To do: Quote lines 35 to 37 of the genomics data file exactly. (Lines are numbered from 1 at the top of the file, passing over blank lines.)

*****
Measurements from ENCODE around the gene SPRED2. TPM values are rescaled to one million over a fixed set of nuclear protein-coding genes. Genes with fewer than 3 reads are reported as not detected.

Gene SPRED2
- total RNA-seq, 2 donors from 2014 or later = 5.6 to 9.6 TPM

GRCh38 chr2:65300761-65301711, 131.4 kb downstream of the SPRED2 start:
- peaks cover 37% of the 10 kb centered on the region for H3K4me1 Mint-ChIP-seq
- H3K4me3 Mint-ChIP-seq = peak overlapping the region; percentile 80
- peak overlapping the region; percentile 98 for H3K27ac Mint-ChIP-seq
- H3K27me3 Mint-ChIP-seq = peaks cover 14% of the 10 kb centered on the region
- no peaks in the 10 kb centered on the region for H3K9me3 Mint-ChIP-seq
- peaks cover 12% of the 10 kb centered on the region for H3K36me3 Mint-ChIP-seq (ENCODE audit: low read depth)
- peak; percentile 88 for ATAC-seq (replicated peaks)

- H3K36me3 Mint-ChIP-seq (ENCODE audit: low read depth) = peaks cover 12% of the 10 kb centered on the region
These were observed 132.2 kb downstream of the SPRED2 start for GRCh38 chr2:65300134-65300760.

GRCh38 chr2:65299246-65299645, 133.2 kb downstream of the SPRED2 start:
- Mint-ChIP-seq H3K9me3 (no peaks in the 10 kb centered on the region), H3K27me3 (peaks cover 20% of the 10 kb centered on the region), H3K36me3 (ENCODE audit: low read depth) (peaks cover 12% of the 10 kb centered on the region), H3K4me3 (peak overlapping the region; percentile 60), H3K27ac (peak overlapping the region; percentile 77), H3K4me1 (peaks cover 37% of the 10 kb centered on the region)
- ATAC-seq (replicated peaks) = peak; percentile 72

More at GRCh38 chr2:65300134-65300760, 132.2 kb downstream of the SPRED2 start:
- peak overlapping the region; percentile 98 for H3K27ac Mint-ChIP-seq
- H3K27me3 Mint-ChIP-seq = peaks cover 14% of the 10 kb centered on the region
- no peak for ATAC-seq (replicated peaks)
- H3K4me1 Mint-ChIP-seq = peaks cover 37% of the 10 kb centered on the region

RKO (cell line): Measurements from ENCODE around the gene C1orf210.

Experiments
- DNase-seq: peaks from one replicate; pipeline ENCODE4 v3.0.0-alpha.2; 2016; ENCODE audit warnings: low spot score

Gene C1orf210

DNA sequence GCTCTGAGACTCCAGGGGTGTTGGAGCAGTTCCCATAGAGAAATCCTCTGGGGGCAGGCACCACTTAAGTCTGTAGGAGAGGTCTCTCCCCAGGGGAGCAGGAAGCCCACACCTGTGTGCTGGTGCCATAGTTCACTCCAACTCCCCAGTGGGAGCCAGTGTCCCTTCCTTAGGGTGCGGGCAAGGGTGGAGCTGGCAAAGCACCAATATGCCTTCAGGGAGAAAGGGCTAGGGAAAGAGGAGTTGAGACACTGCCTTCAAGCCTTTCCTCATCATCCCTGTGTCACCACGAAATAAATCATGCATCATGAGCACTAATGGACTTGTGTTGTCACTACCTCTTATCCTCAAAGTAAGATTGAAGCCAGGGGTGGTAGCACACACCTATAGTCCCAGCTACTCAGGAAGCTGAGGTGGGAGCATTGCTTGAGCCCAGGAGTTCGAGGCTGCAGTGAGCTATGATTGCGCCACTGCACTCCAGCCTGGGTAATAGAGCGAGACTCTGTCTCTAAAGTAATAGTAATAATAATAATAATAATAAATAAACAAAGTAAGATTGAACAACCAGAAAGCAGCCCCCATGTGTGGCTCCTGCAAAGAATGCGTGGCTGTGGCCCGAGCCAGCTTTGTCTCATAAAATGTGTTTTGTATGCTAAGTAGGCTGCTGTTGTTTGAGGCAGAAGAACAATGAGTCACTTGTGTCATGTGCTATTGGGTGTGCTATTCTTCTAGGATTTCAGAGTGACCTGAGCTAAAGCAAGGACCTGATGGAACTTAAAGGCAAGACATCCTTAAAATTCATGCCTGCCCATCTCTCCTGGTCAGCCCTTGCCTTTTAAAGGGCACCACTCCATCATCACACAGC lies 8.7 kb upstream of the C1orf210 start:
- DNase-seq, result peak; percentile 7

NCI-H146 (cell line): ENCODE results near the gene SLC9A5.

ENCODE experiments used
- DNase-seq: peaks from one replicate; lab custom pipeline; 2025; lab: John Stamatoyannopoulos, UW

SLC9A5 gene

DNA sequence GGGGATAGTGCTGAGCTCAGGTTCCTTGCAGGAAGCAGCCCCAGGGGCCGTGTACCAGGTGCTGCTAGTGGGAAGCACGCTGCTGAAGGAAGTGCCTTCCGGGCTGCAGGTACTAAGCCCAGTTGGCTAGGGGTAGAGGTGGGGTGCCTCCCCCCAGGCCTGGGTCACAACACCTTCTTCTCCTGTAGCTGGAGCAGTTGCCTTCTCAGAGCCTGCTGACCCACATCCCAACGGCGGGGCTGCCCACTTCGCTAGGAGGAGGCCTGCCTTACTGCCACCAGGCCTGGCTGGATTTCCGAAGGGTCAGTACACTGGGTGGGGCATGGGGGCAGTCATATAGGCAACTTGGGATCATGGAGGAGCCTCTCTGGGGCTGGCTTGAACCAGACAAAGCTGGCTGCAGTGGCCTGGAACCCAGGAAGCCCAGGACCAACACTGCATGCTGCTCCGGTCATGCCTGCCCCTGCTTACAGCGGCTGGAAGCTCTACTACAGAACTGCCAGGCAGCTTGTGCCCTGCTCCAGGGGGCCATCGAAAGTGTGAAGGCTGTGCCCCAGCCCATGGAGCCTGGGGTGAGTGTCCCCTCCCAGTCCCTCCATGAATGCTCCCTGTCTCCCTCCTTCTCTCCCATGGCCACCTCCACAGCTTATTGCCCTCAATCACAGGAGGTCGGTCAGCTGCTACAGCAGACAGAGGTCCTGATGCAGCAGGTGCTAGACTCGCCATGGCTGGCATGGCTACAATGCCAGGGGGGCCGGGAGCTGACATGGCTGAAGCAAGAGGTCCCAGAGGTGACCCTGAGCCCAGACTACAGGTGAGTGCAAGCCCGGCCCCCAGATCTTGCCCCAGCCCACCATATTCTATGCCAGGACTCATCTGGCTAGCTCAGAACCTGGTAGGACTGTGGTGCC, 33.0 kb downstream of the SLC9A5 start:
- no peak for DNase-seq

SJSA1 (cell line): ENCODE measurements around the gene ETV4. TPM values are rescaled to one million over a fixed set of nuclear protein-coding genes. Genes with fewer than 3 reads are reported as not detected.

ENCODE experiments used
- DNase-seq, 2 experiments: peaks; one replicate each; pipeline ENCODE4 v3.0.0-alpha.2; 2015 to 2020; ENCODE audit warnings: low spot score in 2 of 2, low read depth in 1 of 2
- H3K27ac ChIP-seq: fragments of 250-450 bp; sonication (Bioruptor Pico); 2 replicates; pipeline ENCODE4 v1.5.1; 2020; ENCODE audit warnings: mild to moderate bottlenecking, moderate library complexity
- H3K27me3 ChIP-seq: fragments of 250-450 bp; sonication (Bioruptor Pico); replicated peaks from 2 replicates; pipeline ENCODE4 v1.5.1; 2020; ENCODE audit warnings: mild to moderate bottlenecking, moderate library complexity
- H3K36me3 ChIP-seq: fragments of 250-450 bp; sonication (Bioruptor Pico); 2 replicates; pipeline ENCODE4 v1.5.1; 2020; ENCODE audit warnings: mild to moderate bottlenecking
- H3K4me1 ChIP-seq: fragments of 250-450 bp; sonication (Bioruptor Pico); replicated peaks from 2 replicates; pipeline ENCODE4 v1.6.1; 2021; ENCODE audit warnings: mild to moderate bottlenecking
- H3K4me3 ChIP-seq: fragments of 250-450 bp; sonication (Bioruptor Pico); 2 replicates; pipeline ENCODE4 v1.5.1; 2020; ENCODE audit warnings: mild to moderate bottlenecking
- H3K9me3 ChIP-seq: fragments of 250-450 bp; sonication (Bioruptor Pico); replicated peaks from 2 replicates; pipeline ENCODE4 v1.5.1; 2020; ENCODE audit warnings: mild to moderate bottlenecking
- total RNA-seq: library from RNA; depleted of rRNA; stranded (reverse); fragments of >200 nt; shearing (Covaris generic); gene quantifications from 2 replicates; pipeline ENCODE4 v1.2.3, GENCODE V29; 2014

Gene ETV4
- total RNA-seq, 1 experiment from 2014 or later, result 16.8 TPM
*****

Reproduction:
ENCODE experiments used
- DNase-seq, 2 experiments: peaks; one replicate each; pipeline ENCODE4 v3.0.0-alpha.2; 2015 to 2020; ENCODE audit warnings: low spot score in 2 of 2, low read depth in 1 of 2
- H3K27ac ChIP-seq: fragments of 250-450 bp; sonication (Bioruptor Pico); 2 replicates; pipeline ENCODE4 v1.5.1; 2020; ENCODE audit warnings: mild to moderate bottlenecking, moderate library complexity